When your personal property is in public right of way you can certainly touch it.
Wouldn't that imply that walking down a sidewalk (a public right of way) any police officer could stop me for no reason and cavity search me from head to toe in anticipation that he might find something illegal?
Chalking tires anticipates a crime not yet committed, there's really no two ways about the intent of marking somebody's tires ... the question is really more about whether (conceptually) the act of marking someones tires is an imposition on their private property, one taken without a warrant, or whether it is simply illegal from the perspective that it violates some basic rights established by Charter or Constitution.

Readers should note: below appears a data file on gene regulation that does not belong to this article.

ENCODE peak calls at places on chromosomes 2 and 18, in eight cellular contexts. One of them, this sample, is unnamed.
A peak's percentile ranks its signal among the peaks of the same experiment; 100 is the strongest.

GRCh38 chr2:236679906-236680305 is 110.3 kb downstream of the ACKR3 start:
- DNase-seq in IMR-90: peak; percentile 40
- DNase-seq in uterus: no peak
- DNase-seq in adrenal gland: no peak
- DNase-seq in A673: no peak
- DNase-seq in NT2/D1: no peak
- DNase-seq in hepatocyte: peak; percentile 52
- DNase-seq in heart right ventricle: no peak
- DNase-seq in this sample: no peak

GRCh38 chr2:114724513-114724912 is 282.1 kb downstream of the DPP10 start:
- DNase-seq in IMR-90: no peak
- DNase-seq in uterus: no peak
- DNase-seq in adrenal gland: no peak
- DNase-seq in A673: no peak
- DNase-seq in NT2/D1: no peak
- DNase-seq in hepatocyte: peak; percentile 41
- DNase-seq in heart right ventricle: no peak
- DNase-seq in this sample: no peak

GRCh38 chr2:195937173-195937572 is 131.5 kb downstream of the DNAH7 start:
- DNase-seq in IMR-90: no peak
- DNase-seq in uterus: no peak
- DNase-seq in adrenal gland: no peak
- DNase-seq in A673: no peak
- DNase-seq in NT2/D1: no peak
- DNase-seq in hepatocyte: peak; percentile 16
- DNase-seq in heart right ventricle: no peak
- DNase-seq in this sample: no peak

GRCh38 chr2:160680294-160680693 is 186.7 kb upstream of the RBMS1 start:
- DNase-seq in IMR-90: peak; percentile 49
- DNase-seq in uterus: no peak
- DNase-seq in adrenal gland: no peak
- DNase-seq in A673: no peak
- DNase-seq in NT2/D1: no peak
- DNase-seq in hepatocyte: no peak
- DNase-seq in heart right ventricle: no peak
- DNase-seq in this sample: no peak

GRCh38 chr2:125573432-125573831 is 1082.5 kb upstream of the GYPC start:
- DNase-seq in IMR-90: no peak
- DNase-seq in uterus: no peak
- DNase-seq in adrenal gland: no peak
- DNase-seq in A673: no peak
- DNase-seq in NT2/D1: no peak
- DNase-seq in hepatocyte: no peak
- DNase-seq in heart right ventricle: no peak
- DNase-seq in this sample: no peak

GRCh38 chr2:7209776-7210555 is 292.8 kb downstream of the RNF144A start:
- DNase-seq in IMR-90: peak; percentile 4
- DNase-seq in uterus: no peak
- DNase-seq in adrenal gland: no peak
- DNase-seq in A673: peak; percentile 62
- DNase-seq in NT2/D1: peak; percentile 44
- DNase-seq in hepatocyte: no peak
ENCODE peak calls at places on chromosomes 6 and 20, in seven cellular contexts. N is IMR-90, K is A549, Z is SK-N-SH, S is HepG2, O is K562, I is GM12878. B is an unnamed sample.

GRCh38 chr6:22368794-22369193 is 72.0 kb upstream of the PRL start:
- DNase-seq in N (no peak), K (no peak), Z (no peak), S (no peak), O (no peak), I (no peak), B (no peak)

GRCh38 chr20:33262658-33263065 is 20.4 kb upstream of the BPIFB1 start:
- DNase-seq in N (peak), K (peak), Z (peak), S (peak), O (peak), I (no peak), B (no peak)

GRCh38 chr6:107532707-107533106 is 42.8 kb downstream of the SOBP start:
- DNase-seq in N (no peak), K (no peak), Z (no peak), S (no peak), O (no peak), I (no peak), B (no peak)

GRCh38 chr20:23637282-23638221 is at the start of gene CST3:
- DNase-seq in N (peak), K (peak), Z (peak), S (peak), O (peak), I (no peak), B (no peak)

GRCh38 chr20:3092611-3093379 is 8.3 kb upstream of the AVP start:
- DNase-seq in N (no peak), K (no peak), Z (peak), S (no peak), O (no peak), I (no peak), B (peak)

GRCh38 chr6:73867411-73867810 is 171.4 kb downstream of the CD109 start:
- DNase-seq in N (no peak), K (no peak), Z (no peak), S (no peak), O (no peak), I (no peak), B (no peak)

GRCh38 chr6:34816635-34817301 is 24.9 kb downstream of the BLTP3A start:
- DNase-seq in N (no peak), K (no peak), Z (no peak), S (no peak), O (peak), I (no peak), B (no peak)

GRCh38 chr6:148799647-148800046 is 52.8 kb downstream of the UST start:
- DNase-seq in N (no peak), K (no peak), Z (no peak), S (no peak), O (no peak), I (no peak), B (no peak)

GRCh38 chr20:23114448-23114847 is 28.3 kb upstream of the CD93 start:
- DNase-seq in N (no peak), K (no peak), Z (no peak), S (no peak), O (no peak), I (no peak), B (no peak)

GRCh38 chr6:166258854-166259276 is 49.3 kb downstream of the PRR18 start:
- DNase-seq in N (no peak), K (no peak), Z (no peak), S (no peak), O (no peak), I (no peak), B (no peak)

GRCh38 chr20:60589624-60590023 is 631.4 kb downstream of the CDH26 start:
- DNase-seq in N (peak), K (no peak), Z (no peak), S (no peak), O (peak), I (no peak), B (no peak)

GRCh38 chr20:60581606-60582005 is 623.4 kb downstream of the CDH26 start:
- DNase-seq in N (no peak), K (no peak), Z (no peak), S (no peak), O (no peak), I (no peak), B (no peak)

But you're right ... for those times when it's found to be in violation of the 4th Amendment, it's gone to another court and found to be no such violation.
But obviously the discrepancy between the two courts indicates that it remains a grey area, and one that's not fully explored or understood from a legal perspective.